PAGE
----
The Sasquatch Gang (2006)

DVD Cover (Screen Media)
Genres / Traits: Comedy, Teen Comedy, Bigfoot
Young fantasy and science fiction aficionado Gavin Gore and his friends stumble onto some huge footprints in the woods. A local cop, reporter, and a renowned Sasquatch authority investigate, while two of Gavin's dim-witted neighbors hatch a scheme to profit from the situation. --IMDb
Tim Skousen Tim Skousen
Justin Long Justin Long
Jeremy Sumpter Jeremy Sumpter
Addie Land Addie Land
Joey Kern Joey Kern
Rob Pinkston Rob Pinkston

6.3 / 10 - Overall Rating

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Review by bluemeanie
Added: October 07, 2006
The opening night film for this year's Sidewalk Moving Picture Festival was "The Sasquatch Dumpling Gang", written and directed by Tim Skoussen and produced by the same minds that brought you the indie hit "Napoleon Dynamite". The film played to a sold-out crowd at the gorgeous Alabama Theatre, and catered to the kind of comedy that shot Jon Heder to immediate stardom, the kind of comedy that not everyone gets, but that most will find slightly amusing. That said, I absolutely hated "Napoleon Dynamite". I thought the humor was bland, I thought the performances wreaked, and I thought the whole pop culture phenomenon surrounding it was bloated way out of proportion. It was not a good film. "The Sasquatch Dumpling Gang" actually had moments that made me laugh. It had humorous performances, an interesting narrative style, and an awesomely lame performance from Carl Weathers (and, yes, that is a compliment). "The Sasquatch Dumpling Gang" might not have been the best choice with which to kick off the festival, but it made a majority of the audience laugh, and the Q & A that followed was very memorable, to say the least.

Jeremy Sumpter stars as Gavin Gore, a kid who loves fantasy. He has 'battles' with his friends, rents out bootleg VHS tapes to the neighborhood, and talks with the same kind of emotionless drawl as Jon Heder from "Napoleon Dynamite". We learn early on that Gavin and his friends Sophie (Addie Land) and Hobie (Hubbel Palmer) have discovered what they believe are Sasquatch tracks and Sasquatch fecal matter. They run and tell the police, and scientist Artimus Snodgrass (Carl Weathers) is called in to verify the find. Justin Long and Joey Kern star as Gavin's neighbors who need money quick and decide to fake a Sasquatch sighting in order to sell the plaster casts of the prints on E-Bay to make the money quick. Kern's character, Shirts, is always shirtless, always eating a corndog, and always talking like...well...I don't know that I have ever heard anyone talk like that before. Justin Long's character, Zerk, wears heavy metal T-shirts, drives a Firebird, and listens to The Scorpions at full blast all the time. The film centers around Gavin as he tries to win over the girl, prove the Sasquatch tracks are real, get back his stolen VHS tape, and keep his friendship with Hobie in tact. This is a film for kids, but also a film that packs lots of laughs for the adults.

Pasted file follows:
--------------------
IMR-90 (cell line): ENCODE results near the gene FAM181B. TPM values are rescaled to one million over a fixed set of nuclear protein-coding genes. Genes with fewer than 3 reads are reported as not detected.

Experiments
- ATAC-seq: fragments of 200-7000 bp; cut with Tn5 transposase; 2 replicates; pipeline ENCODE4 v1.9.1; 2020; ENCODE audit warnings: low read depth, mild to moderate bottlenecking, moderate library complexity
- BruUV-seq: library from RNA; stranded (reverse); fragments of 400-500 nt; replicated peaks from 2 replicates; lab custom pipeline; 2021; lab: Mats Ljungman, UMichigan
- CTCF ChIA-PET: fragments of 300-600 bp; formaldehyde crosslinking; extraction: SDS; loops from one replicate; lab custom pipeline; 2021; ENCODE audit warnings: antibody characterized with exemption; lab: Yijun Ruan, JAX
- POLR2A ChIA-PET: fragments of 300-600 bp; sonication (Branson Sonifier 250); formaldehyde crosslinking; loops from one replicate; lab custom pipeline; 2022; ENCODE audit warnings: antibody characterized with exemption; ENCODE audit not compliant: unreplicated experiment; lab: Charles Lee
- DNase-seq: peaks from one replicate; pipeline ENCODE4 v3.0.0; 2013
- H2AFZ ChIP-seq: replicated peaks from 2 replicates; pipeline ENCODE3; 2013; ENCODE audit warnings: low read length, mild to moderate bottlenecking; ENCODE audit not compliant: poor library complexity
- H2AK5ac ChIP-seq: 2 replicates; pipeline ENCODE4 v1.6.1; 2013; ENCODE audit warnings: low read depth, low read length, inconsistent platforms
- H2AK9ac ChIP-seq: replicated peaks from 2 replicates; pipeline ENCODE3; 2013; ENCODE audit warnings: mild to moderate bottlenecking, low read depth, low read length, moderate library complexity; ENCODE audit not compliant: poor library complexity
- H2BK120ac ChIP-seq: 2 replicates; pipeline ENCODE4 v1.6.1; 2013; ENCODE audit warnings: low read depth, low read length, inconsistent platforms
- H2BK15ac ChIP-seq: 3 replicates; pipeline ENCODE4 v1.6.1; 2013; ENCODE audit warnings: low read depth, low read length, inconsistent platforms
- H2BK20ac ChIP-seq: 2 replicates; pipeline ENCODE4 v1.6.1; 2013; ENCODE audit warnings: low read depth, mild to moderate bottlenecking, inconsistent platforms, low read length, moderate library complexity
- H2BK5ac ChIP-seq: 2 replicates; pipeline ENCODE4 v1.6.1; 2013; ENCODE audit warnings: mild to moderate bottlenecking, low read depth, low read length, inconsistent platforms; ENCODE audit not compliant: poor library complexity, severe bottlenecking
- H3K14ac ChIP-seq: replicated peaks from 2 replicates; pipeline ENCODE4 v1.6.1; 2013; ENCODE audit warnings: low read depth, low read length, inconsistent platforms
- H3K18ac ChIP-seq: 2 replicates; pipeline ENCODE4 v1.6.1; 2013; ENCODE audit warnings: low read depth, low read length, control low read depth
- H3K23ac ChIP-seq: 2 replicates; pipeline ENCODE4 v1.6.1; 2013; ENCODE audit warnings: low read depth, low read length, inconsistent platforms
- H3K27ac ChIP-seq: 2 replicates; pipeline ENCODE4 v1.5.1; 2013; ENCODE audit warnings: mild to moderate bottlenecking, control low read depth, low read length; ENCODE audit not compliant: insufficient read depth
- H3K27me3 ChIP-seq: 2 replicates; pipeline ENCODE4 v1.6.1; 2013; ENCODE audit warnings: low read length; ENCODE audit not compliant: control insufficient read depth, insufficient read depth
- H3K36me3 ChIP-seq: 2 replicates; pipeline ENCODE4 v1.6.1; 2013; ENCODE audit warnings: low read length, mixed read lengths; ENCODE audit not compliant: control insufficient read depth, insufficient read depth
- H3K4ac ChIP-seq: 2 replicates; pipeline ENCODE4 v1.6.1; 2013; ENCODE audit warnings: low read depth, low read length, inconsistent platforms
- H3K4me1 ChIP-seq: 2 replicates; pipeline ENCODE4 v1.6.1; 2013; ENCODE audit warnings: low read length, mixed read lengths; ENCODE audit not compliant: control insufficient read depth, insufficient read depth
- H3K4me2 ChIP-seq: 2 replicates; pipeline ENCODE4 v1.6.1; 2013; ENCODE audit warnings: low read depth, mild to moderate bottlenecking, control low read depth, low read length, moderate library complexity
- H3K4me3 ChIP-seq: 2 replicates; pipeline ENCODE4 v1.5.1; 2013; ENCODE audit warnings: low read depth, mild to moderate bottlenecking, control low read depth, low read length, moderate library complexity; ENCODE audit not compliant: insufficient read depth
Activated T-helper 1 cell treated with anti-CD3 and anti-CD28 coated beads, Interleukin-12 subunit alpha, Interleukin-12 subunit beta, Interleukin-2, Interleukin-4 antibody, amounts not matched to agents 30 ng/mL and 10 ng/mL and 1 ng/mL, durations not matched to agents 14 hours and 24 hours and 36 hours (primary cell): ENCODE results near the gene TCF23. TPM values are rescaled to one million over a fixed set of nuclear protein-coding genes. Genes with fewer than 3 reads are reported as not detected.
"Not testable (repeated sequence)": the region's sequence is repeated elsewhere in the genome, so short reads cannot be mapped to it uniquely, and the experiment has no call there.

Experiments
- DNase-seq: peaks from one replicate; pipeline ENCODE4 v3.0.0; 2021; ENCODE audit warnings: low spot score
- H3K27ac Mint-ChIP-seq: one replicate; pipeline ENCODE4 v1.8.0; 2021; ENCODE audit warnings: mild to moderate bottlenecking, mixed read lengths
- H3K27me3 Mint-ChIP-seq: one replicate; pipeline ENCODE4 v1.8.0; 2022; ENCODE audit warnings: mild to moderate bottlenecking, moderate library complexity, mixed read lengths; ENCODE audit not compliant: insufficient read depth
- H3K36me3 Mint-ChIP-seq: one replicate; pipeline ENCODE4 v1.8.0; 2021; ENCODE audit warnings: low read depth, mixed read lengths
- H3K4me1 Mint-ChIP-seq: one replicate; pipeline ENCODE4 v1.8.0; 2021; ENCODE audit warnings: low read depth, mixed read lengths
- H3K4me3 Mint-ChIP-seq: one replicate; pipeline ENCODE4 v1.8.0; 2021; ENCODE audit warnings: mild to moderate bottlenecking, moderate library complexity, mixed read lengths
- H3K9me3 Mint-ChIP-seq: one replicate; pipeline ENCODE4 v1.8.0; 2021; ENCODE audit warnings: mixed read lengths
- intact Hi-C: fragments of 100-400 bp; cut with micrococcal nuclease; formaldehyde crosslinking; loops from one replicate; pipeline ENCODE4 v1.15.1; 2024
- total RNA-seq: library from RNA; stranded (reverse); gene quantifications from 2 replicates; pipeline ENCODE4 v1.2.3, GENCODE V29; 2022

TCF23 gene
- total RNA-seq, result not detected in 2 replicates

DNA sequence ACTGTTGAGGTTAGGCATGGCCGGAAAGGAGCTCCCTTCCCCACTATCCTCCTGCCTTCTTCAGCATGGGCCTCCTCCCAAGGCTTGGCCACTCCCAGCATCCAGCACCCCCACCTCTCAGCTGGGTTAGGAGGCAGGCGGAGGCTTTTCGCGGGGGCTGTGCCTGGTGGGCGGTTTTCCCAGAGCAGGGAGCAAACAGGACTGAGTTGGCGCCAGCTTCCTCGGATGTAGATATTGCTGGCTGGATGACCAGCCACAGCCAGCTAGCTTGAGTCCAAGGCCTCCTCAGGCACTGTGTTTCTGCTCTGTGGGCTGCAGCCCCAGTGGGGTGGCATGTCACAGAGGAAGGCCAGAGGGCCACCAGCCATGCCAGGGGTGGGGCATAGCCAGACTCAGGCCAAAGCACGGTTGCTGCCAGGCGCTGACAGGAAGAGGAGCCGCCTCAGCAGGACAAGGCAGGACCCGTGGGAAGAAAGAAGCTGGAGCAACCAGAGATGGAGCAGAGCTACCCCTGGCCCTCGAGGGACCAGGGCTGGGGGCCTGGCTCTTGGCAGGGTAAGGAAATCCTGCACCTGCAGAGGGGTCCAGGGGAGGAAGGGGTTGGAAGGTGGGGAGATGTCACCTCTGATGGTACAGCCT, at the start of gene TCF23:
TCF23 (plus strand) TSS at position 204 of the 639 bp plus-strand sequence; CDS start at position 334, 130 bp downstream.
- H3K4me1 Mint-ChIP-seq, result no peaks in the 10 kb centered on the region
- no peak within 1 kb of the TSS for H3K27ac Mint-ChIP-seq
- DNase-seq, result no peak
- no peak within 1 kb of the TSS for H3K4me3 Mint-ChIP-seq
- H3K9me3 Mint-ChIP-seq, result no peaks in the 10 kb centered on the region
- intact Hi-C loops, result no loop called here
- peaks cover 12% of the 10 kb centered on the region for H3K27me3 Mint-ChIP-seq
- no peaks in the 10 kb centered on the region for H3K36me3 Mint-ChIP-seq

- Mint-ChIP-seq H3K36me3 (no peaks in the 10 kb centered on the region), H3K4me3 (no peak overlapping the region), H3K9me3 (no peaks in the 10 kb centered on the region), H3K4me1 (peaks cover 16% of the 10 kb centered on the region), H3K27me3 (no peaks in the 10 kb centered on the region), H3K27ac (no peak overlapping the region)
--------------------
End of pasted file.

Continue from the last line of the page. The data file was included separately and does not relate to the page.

The "Napoleon Dynamite" influences are obvious. That kind of humor is stamped all over this film, bit is also has heart, substance, and humor. Jeremy Sumpter is well-cast in the role of Gavin. He is not the type of kid you think of for leading roles these days, but he does a fine job of being awkward here and he looks like he's having a loud of fun. Hubbel Palmer was the real delight of the film for me, playing Hobie. His monotone delivery is absolutely hilarious, whether that was intentional or not. He had me at 'hello'. Justin Long and Joey Kern steals the show as the two scheming neighbors, and some of their dialogue is classic - the kind of quotes that people have been extracting from "Napoleon Dynamite" for a couple of years now. Once this film finds distribution, expect some of these quotes to be flying at you very soon. You might also be surprised by a couple of cameos, one from Mr. Jon Heder himself as a worker at the local laser tag, and veteran character actor Stephen Tobolowsky as Ernie Dalrymple. Both have brief, but humorous cameos, though Heder's was pretty pointless. Oh, and then there is Carl Weathers. His character is ridiculous and absurd, but he is pretty damned funny in it, especially in the VHS tape that Gavin's owns.

In summation, "The Sasquatch Dumpling Gang" is going to appeal to a specific audience, and I am sure that they will love every second of it. It appealed to me, but not for the same reasons. I enjoyed the heart of the film - the sweetness and the innocence between the relationships in the film. I enjoyed the over-the-top performances from Justin Long, Joey Kern, and Carl Weathers. I enjoyed Hubbel Palmer - just about everything he did and said. "The Sasquatch Dumpling Gang" deserves distribution so it can tap into that demographic that will worship it accordingly. Don't expect another "Napoleon Dynamite" out of this one, but it could rake up some moderate returns if it were publicized correctly. Otherwise, DVD will be a fine home for the film. This was an interesting choice to kick off the festival, but a welcome one nevertheless. The Q & A following the film featured writer/director Tim Skoussen, actor Joey Kern and actor Justin Long (via speaker-phone on set with Bruce Willis). I wish I had recorded it. Hearing about it second hand doesn't suffice.

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